+ for transmission, flags = MAP_SHARED, fd = the handle to the
+ /dev/fw*, offset = 0.
+ Isochronous reception works in packet-per-buffer fashion except
+ for multichannel reception which works in buffer-fill mode.
+ munmap(2)
+ Unmap the isochronous I/O buffer from the process address space.
+ close(2)
+ Besides stopping and freeing I/O contexts that were associated
+ with the file descriptor, back out any changes to the local
+ nodes' Configuration ROM. Deallocate isochronous channels and
+ bandwidth at the IRM that were marked for kernel-assisted
+ re- and deallocation.
+Users: libraw1394
+ libdc1394
+ tools like jujuutils, fwhack, ...
10 Documentation/ABI/stable/o2cb
@@ -0,0 +1,10 @@
+What: /sys/fs/o2cb/ (was /sys/o2cb)
+Date: Dec 2005
+KernelVersion: 2.6.16
+Description: Ocfs2-tools looks at 'interface-revision' for versioning
+ information. Each logmask/ file controls a set of debug prints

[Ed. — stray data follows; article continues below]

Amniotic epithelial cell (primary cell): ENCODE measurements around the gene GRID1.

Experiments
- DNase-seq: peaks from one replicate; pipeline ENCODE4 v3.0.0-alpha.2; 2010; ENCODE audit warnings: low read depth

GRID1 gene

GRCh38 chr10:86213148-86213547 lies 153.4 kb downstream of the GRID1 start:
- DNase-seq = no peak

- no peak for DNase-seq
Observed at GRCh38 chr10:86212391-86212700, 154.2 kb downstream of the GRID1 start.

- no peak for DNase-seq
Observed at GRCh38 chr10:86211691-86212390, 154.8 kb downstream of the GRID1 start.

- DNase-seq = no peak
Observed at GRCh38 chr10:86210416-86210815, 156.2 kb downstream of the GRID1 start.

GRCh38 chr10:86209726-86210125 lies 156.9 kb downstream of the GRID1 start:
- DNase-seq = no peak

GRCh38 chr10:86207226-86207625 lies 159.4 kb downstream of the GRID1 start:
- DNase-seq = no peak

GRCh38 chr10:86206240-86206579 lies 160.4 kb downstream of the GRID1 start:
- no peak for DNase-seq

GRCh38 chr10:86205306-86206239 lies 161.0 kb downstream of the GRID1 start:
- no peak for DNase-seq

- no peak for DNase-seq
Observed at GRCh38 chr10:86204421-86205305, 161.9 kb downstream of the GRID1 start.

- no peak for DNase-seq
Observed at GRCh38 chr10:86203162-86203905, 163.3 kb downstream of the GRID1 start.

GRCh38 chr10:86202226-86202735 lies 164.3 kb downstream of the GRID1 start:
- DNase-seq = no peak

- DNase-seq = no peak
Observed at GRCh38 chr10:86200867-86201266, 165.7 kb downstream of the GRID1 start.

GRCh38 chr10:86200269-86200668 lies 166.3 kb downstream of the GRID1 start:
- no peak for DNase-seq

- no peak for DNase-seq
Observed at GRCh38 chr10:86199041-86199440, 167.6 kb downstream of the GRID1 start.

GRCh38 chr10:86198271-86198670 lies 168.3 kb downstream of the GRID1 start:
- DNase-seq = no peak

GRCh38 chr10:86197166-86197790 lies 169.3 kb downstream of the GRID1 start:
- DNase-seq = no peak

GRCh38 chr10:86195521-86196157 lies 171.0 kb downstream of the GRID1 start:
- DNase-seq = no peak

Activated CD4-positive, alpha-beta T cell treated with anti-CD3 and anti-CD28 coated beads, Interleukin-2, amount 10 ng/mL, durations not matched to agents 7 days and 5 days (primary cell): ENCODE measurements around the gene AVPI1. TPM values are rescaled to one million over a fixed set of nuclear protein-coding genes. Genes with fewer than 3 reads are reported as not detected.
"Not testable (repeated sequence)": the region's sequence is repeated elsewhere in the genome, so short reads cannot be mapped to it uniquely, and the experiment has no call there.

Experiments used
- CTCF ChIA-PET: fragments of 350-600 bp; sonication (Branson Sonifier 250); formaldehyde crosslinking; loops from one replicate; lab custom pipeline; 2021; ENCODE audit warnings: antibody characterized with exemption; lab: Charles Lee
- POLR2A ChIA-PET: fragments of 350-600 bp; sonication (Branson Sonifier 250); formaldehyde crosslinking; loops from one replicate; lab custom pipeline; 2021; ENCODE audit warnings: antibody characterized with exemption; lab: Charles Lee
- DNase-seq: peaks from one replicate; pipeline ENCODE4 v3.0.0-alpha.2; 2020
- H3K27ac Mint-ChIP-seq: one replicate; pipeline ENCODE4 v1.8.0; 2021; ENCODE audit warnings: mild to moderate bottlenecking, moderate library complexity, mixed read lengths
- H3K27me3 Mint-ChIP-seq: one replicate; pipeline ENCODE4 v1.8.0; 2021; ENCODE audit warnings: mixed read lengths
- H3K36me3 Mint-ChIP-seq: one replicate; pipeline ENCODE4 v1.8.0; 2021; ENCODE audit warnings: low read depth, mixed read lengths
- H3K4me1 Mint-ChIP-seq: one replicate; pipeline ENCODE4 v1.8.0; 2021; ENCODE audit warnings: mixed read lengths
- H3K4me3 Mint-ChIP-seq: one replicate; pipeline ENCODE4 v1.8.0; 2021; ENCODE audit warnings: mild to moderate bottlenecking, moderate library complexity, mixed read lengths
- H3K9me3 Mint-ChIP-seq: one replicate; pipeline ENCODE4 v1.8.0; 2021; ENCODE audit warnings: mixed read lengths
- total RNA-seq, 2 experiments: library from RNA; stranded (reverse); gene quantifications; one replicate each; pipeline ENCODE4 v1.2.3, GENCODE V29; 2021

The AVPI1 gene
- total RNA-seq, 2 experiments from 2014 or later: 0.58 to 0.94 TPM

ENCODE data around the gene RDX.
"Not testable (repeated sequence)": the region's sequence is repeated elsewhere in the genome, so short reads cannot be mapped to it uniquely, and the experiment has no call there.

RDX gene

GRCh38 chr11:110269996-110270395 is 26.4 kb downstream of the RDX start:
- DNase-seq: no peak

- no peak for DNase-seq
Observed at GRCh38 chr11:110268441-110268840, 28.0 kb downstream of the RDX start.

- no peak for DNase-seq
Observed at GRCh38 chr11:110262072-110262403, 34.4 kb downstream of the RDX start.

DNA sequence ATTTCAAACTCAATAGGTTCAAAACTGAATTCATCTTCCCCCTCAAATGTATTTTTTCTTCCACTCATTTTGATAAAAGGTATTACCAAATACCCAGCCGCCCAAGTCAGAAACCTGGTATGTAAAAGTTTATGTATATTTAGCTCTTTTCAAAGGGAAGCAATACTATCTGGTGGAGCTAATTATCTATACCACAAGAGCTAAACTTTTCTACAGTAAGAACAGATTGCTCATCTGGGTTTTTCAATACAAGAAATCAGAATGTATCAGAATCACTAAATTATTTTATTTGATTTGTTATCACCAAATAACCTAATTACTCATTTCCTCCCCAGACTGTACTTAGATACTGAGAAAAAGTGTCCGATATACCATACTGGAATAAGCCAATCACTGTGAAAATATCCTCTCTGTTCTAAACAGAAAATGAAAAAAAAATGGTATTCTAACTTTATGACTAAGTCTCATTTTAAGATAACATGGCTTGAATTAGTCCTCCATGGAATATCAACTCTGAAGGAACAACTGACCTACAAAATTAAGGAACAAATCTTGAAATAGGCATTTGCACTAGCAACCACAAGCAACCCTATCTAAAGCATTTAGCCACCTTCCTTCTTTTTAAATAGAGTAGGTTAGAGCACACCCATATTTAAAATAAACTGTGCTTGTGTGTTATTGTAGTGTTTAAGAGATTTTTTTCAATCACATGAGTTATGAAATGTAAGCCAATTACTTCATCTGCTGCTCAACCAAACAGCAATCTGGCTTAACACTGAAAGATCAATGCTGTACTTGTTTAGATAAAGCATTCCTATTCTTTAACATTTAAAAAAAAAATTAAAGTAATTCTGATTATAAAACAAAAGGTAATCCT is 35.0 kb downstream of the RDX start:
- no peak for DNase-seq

+ and can be written into with the strings "allow", "deny", or
+ "off". Reading the file returns the current state.
+Users: ocfs2-tools. It's sufficient to mail proposed changes to
10 Documentation/ABI/stable/syscalls
@@ -0,0 +1,10 @@
+What: The kernel syscall interface
+ This interface matches much of the POSIX interface and is based
+ on it and other Unix based interfaces. It will only be added to
+ over time, and not have things removed from it.
+ Note that this interface is different for every architecture
+ that Linux supports. Please see the architecture-specific
+ documentation for details on the syscall numbers that are to be
+ mapped to each syscall.
22 Documentation/ABI/stable/sysfs-acpi-pmprofile
@@ -0,0 +1,22 @@
+What: /sys/firmware/acpi/pm_profile
+Date: 03-Nov-2011
+KernelVersion: v3.2
+Description: The ACPI pm_profile sysfs interface exports the platform
+ power management (and performance) requirement expectations
+ as provided by BIOS. The integer value is directly passed as
+ retrieved from the FADT ACPI table.
+Values: For possible values see ACPI specification:
+ 5.2.9 Fixed ACPI Description Table (FADT)
+ Field: Preferred_PM_Profile
+ Currently these values are defined by spec: